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Latest: California’s tree die-off is bigger than you thought

An additional 36 million trees have died since May.

 

BACKSTORY
As California’s historic drought entered its fifth year in early 2016, 66 million trees were declared dead, killed by bark beetles, disease and dehydration. Forest-management agencies plan to log over 6 million acres, citing increased wildfire risk. But many scientists say that hot, dry, windy weather, not dead trees, drives fire, and that dead trees provide vital wildlife habitat. The magnitude of the die-off has caused land managers to rethink forest-management strategies ("California plans to log its drought-killed trees,” HCN, 8/8/2016).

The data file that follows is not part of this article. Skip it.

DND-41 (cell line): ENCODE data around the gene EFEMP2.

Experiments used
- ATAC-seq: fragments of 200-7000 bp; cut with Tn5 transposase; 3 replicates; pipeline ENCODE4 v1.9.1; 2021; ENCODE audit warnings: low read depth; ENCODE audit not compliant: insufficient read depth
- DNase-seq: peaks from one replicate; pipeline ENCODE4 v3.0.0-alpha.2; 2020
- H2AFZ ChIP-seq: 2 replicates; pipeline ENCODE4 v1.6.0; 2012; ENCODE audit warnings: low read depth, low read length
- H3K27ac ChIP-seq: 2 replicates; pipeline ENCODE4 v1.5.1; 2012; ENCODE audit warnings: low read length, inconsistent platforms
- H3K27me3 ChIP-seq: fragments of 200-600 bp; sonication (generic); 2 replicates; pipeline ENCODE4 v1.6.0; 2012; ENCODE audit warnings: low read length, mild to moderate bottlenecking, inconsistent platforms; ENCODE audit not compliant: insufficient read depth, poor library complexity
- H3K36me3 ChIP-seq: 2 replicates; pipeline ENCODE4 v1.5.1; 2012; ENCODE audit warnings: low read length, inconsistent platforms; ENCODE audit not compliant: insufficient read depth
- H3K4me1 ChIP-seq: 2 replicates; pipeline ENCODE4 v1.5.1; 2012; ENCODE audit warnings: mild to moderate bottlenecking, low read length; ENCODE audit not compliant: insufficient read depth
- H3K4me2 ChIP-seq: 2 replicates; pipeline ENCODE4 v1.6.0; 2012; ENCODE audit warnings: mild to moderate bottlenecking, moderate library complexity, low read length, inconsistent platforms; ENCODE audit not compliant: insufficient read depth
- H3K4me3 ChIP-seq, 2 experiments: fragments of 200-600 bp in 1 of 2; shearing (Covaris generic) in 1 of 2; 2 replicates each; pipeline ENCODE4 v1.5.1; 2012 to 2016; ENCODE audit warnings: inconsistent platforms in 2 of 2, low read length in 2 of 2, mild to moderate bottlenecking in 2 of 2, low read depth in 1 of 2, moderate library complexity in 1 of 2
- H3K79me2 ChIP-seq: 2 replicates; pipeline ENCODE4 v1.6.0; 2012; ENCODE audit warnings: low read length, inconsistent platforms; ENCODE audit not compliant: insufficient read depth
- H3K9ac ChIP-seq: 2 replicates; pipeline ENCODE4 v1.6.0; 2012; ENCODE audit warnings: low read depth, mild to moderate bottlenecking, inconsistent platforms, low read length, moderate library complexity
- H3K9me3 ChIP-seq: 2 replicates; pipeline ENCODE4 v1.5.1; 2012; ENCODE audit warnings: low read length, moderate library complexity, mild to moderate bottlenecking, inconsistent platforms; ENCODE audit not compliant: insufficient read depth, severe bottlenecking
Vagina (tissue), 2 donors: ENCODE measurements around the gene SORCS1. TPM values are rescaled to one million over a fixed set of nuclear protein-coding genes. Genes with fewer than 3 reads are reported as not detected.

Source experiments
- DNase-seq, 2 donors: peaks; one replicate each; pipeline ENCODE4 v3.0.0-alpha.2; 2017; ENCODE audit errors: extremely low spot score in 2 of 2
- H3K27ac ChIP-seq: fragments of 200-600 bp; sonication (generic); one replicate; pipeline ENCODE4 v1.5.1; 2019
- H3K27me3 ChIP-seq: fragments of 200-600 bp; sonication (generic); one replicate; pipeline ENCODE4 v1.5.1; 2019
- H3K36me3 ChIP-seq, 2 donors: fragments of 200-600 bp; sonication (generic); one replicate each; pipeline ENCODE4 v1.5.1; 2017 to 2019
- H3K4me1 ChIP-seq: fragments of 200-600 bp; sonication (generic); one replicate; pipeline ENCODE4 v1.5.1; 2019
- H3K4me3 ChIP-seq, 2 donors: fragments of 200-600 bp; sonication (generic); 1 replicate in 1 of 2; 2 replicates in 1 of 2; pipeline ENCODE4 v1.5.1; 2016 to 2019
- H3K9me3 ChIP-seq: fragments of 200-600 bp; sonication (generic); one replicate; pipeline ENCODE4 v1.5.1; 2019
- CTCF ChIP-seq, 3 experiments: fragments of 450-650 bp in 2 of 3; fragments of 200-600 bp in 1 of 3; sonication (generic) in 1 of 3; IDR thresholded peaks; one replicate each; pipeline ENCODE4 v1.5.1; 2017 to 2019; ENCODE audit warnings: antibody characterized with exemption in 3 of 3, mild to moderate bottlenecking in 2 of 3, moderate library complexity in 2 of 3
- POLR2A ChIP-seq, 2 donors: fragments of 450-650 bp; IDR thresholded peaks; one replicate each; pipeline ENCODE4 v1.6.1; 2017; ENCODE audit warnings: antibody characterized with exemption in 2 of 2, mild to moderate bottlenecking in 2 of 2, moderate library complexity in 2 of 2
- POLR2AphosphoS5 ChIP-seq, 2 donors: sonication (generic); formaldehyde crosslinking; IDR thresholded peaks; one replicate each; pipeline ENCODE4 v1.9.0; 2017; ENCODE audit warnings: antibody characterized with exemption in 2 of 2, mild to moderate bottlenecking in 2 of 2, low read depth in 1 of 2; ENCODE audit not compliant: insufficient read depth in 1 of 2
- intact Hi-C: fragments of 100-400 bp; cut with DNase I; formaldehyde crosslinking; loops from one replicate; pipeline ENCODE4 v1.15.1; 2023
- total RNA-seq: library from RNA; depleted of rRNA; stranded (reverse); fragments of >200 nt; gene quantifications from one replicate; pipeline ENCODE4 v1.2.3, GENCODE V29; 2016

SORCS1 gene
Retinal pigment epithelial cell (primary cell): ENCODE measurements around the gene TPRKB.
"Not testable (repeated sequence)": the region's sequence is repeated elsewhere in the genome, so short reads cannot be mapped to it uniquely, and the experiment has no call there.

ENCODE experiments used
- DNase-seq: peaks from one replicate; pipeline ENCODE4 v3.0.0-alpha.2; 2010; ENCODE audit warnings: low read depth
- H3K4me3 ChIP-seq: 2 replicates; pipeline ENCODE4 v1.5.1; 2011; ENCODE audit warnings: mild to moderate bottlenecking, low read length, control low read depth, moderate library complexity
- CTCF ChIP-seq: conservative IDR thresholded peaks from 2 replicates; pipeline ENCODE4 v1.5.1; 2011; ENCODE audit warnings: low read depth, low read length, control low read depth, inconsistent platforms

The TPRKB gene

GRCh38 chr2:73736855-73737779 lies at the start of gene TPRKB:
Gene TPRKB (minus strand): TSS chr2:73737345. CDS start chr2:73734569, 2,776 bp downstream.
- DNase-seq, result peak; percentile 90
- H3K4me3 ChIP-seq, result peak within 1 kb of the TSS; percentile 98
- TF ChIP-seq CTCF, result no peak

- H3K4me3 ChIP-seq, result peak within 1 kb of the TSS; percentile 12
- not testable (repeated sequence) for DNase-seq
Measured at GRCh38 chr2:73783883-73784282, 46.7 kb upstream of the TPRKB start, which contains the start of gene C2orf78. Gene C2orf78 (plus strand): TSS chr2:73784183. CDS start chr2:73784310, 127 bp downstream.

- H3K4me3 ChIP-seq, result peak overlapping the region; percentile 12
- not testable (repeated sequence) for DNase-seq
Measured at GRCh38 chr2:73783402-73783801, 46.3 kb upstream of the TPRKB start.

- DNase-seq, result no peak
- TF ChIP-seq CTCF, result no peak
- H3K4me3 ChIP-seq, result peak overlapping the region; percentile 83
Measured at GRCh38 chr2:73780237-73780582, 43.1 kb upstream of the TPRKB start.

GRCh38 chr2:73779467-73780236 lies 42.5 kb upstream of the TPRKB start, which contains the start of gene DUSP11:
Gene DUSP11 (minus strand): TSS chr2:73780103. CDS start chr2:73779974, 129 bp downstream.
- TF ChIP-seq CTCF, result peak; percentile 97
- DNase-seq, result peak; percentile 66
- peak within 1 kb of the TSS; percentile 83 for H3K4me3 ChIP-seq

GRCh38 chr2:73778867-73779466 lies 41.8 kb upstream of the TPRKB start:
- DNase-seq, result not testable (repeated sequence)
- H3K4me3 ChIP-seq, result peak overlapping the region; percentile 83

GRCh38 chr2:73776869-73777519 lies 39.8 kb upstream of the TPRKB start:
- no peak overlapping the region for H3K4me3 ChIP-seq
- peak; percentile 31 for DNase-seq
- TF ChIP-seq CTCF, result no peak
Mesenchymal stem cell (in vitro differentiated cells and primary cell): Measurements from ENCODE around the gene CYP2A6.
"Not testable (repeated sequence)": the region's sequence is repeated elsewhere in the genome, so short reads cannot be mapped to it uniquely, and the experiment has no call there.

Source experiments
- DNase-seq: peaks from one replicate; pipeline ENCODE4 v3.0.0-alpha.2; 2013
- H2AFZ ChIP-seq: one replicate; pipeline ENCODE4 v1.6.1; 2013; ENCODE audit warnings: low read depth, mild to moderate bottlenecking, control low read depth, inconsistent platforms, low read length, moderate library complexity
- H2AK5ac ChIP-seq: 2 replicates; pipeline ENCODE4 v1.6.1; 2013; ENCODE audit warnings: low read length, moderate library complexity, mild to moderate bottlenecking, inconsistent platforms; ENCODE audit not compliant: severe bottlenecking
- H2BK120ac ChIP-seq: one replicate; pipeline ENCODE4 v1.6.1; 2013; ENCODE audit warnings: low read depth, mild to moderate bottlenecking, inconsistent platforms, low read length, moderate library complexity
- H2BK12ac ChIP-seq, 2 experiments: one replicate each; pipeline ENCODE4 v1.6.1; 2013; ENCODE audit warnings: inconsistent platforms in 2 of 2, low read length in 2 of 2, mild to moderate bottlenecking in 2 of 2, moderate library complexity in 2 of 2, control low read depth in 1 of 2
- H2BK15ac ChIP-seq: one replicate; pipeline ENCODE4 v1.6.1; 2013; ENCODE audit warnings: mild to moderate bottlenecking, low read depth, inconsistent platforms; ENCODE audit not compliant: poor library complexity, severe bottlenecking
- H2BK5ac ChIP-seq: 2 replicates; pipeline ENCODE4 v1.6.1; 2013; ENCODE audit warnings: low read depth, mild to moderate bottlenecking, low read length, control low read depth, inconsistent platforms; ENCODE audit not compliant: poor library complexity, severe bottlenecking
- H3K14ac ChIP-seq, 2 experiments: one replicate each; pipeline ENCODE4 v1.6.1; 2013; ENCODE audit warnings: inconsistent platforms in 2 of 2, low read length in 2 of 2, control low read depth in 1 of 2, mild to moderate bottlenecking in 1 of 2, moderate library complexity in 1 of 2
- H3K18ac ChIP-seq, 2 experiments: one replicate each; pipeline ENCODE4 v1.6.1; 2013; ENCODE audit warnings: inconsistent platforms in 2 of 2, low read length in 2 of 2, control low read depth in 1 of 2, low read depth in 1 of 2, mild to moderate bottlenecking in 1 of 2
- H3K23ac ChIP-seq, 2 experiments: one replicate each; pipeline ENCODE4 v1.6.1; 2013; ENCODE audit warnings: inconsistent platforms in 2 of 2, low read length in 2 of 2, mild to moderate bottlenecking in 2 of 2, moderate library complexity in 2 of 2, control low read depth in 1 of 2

FOLLOWUP
In mid-November, a U.S. Forest Service aerial survey revealed that drought has killed an additional 36 million trees since May 2016, bringing the total to 102 million since 2010. Most have been in the central and southern Sierra Nevada, but increasing numbers are in Northern California. The state had a record-setting wildfire season this year, adding urgency to the debate over what to do about all the dead trees.